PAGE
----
Friends Doug and Pat took us out on a day trip from their home in Almond, North Carolina. Doug wanted to visit the Wheels Through Time Museum in Maggie Valley and, knowing Alie was unlikely to be thrilled with a motorcycle museum, he took us first to the Haywood Smokehouse in Waynesville. Both towns are on the southeast corner of the Great Smoky National Park.
It was a stellar day for Alie. She said the pulled pork at the Haywood Smokehouse was the best she ever had. My brisket was also great. The secret is they don’t load it with sauce. After rubbed with spices, pork butts are smoked from 14 to 18 hours; brisket is smoked from 16 to 20 hours. Sauces are provided at the table, but the reason to go out of your way to stop at Haywood is the meat.
Then Alie found three hours in a motorcycle museum was not enough. We have to go back.
Dale Walksler opened a Harley-Davidson dealership in Mount Vernon Illinois in 1977. Today he builds, repairs and restores motorcycles. He opened Wheels Through Time in Maggie Valley in 1993. He also is featured this year on the History Channel’s program American Restoration as one of five restorers.
He has a one hundred thousand square-foot building, outbuildings and four shops on the property. In addition to an amazing collection of motorcycles, he has a number of interesting automobiles and tens of thousands of photographs, signs and other motorcycle memorabilia and artifacts.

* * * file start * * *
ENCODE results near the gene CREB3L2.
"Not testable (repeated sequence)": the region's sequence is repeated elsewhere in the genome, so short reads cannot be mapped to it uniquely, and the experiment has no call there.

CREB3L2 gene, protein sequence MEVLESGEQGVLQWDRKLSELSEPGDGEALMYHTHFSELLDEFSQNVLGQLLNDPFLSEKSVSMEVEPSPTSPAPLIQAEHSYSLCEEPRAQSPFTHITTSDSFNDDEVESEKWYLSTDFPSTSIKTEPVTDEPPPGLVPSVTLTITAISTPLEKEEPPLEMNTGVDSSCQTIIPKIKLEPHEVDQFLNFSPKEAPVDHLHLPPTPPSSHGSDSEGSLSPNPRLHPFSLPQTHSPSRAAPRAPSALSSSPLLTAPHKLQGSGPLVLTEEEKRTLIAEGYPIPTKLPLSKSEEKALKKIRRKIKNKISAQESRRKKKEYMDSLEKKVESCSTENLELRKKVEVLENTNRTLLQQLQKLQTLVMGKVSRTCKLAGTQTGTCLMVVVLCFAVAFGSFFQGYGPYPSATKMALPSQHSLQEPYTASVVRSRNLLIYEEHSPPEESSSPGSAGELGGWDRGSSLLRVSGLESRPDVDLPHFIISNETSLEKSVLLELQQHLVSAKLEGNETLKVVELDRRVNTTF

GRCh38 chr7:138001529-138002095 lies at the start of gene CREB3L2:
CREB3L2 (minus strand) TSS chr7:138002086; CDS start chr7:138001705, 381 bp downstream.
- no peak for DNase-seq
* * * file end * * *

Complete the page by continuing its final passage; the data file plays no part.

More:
Did I say he builds, repairs and restores motorcycles? Almost all the historic machines in the museum are still working. We were fortunate to talk with him for a while. We found his enthusiasm
infectious, and he started a 1918 Excelslor Henderson prototype for us.
He says he bought his first bike, an old Chicago police bike, in 1970 with $25 he borrowed from his dad. He still has that bike, and when Jay Leno visited the museum a few years back, Leno started it up.
The current collection has over 350 rare American (when he talks, he emphasizes American) machines. Many are in their original condition, but he has built or restored around 150. When you visit, you will find he is still working on more, and each visit will have something new.
There are many one-of-a-kind bikes including the 1914 Flescher Flyer, the 1913 prototype of the Indian, a 1914 Elk and the mysterious 1917 Traub (which I will write about next week).
Early used-motorcycles could be bought for ten dollars and the engines were often used in other machines. Walksler has what is believed to be the first jet ski, the first snowmobile (then called a motor toboggan), a 1929 air compressor, a power lawn mower, a 1915 ice cutter, and a 1910 tiller among many other machines.
If I seem to have gone crazy with the photographs here, remember I had over 350 motorcycles to look at — and Alie wants to go back.
You can see Dale on the History Channel on Friday nights on American Restoration.
Do you have an outstanding small museum to suggest to us?
Click on photos to enlarge.